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Boston Trails

Boston's Top 5 Dayhikes

The best local trails, as selected by BACKPACKER Local scout Daniel Nelson.

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Beantown: city of colonial history, collegiate culture, the Red Sox, and premium access to the mighty White Mountains of New Hampshire. Boston hikers can easily go from the center of urbanity to sweeping New England summits for a day’s escape, with options ranging from waterfalls to lonely lakes to peakbagging missions. And closer to home, you’ll also find nature adventures at the nearby Middlesex Fells Reserve. 

The view from Mt. AdamsTim Sackton

1. Mt. Adams via Air Line Trail, Presidential Range, NH

Trailhead: Air Line 
Mileage: 8 (round-trip)
Drive time from Boston: 3 hours 

The Northeast isn’t exactly known for heart-stopping cliff-edge routes, but I’ve found Mt. Adams’ Durand Ridge pretty fun all the same. I love timing my climb up Air Line Trail, a ragged, 4-mile track through Mt Adams’ weathered terrain. And after a long week of classes, the 4,700-foot ascent can be the perfect challenge for my underworked calves. Aim to go on a clear, sunny day (a big ask, given the Presidential Range’s notoriously wicked weather) to snag panoramic summit views.

Tripyramid viewsDavid Smith

2. Tripyramid Trail, White Mountains, NH

Trailhead: Livermore (Waterville)
Mileage: 11.5 (round-trip)
Drive time from Boston: 2.5 hours

There are few better ways to spend a White Mountains day than by bagging the three peaks of aptly named Mt. Tripyramid. And when I say day, I really do mean the whole day – the nearly 12-mile, north-south trek takes me about seven hours. I usually start with the North Slide for its exciting rock scramble, and then keep heading south until I’ve hit all three peaks. Don’t worry about getting stranded far south of your car; after clearing the peaks, the trail loops back to Livermore Trail.

Vistas on the Glen Boulder TrailTim Sackton

3. Mt. Isolation via Glen Boulder Trail, Presidential Range, NH

Trailhead: Glen Ellis Falls
Mileage: 12 (round-trip)
Drive time from Boston: 3 hours 

Although I haven’t yet notched off all 48 peaks of New Hampshire’s 4,000-Foot Club, I can claim the one that many trail junkies save for last because it’s one of the most remote: Mt. Isolation. Looking back, I probably should have waited – my first attempt up the 4,003-foot mountain ended in failure. You might blame my midday start, or my lack of layers, or my leaky CamelBak. Or, you could learn from my mistakes and try Isolation for yourself. Start early, pack smartly, and be prepared for bone-chilling cold once you reach the top. For the well-prepared, the trip is a challenging climb with lots of above-treeline hiking and views over the southern Presidentials.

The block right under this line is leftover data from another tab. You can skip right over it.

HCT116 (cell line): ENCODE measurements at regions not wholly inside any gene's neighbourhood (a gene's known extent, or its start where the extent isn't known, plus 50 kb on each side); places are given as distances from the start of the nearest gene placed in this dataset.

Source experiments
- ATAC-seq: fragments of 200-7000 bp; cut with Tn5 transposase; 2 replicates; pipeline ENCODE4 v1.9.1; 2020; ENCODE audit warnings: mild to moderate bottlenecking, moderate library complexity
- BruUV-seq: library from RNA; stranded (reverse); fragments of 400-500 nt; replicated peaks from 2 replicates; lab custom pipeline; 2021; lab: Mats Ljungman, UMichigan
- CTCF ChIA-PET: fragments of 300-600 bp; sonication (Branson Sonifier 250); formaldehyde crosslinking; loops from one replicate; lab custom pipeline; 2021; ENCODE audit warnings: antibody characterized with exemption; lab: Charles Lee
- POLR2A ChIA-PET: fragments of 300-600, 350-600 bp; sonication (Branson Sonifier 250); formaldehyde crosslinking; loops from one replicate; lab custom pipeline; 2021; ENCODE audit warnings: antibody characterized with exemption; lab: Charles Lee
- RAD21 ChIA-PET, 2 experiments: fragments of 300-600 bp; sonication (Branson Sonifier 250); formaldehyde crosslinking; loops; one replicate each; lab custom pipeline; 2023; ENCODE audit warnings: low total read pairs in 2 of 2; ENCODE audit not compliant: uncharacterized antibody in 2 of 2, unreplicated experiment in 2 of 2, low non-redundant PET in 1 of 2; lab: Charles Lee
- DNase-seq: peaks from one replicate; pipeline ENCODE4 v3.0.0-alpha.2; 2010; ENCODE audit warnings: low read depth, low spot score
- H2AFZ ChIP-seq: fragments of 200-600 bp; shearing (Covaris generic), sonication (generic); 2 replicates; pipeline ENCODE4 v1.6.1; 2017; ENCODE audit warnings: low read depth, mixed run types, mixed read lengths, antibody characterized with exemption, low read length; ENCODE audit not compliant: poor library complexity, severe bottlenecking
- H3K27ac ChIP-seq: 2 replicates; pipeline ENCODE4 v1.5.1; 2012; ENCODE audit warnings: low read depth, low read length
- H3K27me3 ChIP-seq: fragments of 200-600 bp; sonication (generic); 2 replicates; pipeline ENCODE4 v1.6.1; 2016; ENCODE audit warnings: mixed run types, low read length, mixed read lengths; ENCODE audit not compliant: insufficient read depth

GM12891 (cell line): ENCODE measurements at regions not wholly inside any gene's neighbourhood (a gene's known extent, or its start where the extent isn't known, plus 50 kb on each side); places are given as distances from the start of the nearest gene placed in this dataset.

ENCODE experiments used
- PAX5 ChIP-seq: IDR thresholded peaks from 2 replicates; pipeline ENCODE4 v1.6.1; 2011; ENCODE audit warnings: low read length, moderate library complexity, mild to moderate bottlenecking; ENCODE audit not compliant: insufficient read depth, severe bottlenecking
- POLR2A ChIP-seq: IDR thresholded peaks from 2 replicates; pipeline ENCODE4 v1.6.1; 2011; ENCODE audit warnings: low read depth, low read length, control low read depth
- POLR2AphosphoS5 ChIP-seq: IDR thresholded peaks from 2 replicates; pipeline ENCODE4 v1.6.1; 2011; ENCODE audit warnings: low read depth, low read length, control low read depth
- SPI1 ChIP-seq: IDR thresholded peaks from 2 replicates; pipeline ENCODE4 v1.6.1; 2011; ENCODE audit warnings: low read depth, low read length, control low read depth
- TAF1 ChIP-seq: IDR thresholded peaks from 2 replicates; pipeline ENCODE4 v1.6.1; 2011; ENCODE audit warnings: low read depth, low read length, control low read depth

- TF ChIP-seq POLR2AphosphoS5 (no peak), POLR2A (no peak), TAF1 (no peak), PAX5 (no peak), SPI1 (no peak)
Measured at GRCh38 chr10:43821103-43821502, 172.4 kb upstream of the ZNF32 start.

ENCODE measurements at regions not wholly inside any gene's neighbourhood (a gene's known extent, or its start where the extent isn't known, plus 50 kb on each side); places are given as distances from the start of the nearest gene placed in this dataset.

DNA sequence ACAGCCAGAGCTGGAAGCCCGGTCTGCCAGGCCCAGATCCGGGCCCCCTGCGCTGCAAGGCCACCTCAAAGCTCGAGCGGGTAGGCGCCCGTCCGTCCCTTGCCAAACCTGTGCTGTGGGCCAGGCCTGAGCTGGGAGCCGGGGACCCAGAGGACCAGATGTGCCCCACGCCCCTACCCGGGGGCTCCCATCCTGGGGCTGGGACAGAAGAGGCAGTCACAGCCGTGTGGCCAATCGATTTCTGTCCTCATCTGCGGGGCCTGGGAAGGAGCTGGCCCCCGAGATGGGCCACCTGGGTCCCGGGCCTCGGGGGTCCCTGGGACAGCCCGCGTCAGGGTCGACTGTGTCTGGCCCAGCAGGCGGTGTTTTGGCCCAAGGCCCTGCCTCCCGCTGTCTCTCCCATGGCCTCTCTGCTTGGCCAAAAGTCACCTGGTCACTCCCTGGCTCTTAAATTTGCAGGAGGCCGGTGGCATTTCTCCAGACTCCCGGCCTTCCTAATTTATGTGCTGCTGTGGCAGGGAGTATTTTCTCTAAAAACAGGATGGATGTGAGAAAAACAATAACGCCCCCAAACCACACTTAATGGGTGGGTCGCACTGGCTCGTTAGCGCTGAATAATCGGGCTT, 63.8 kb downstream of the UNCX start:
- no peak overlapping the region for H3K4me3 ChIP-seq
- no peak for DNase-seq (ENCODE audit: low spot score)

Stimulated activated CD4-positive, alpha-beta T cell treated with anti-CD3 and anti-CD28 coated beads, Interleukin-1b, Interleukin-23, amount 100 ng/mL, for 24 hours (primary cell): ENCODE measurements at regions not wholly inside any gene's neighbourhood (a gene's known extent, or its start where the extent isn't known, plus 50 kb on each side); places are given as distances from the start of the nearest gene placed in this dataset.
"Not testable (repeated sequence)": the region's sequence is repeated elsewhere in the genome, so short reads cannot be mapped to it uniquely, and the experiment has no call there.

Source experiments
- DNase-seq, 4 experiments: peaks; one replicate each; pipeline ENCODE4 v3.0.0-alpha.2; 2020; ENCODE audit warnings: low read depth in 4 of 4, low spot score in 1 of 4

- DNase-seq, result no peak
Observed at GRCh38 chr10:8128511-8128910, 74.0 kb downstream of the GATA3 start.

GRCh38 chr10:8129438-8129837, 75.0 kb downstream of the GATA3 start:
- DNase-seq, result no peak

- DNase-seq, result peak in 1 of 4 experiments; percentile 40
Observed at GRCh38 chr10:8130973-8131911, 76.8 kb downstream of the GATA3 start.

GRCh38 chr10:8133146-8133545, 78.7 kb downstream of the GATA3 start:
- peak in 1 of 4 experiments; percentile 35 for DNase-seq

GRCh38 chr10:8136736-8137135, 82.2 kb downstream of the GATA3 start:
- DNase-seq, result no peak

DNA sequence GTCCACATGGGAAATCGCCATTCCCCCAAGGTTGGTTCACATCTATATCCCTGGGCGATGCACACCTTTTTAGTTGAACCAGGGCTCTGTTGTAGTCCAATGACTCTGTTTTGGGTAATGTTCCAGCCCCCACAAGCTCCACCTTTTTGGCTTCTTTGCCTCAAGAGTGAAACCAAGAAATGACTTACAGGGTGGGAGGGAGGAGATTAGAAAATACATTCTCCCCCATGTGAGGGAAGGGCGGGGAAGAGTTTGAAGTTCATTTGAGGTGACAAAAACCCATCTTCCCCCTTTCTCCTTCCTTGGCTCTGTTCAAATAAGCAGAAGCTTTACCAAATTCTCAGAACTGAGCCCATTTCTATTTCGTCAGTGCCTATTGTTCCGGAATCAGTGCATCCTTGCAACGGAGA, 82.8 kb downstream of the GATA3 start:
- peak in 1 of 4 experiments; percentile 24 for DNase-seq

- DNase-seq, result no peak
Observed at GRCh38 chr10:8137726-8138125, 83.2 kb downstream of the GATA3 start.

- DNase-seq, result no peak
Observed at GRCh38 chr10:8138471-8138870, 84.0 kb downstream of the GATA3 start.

Lonesome Lakelawepw

4. North and South Kinsman Mountains

Trailhead: Lafayette Place Campground
Mileage: 9 (round-trip)
Drive time from Boston: 2 hours 

My all-time favorite winter trail (in New Hampshire’s Whites, at least) has to be my trip up North and South Kinsman. I’ve only ever hiked this trail in winter, and by the looks of it the terrain doesn’t seem that challenging come summertime. But hefty snowpack and occasional ice patches added much-needed flair to my day outdoors. Connect the Lonesome Lake, Cascade Brook, and Fishing Jimmy Trails to reach the summits. Some tips: I usually pack snacks for a nosh by the AMC’s Lonesome Lake Hut. And don’t forget snowshoes or MICROspikes if you’re hiking in winter or early spring.

Middlesex Fells ReservationSang-Min Yoon

5. Middlesex Fells Reservation

Trailhead: South Border Road parking lot
Mileage: Choose your own adventure
Drive time from Boston: 10 minutes 

So far, I’ve run through this Boston-area dayhikes list without listing a single trail in Boston. And unless the city’s Freedom Trail counts as a day hike (and it most certainly does not) I’m afraid it will stay that way. But fear not, intrepid local hikers! The Middlesex Fells, found just a few miles from the city limits, should be your day-trip go-to. I’ve visited the 2,000-plus-acre Fells reservation more times than I can count, and each time has been better than the last. Pack a book, a hammock, a pair of binoculars and a tuna fish sandwich, and spend a day exploring the Fells’ many winding paths. Here and there you may stumble upon some standout features. Once I found the lake; another time, a set of climbable boulders. If you’re feeling adventurous, try to find your way to the fire tower without using a map (hint: Keep going up!).

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